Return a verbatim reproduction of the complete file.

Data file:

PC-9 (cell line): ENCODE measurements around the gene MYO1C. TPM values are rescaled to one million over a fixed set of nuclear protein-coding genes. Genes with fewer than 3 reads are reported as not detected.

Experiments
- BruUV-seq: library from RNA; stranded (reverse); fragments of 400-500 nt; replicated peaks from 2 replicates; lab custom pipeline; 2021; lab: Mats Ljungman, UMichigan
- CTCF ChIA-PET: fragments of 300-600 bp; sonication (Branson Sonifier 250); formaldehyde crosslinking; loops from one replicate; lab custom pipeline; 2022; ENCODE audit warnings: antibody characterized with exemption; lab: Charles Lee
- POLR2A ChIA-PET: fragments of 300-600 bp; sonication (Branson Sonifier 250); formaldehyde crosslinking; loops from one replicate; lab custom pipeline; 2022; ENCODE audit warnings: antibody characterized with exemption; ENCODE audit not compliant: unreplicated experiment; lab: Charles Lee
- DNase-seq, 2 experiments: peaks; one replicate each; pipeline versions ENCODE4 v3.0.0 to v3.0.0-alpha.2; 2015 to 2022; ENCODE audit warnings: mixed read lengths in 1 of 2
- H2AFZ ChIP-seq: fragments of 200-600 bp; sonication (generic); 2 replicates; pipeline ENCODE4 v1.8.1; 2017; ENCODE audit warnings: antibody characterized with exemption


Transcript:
PC-9 (cell line): ENCODE measurements around the gene MYO1C. TPM values are rescaled to one million over a fixed set of nuclear protein-coding genes. Genes with fewer than 3 reads are reported as not detected.

Experiments
- BruUV-seq: library from RNA; stranded (reverse); fragments of 400-500 nt; replicated peaks from 2 replicates; lab custom pipeline; 2021; lab: Mats Ljungman, UMichigan
- CTCF ChIA-PET: fragments of 300-600 bp; sonication (Branson Sonifier 250); formaldehyde crosslinking; loops from one replicate; lab custom pipeline; 2022; ENCODE audit warnings: antibody characterized with exemption; lab: Charles Lee
- POLR2A ChIA-PET: fragments of 300-600 bp; sonication (Branson Sonifier 250); formaldehyde crosslinking; loops from one replicate; lab custom pipeline; 2022; ENCODE audit warnings: antibody characterized with exemption; ENCODE audit not compliant: unreplicated experiment; lab: Charles Lee
- DNase-seq, 2 experiments: peaks; one replicate each; pipeline versions ENCODE4 v3.0.0 to v3.0.0-alpha.2; 2015 to 2022; ENCODE audit warnings: mixed read lengths in 1 of 2
- H2AFZ ChIP-seq: fragments of 200-600 bp; sonication (generic); 2 replicates; pipeline ENCODE4 v1.8.1; 2017; ENCODE audit warnings: antibody characterized with exemption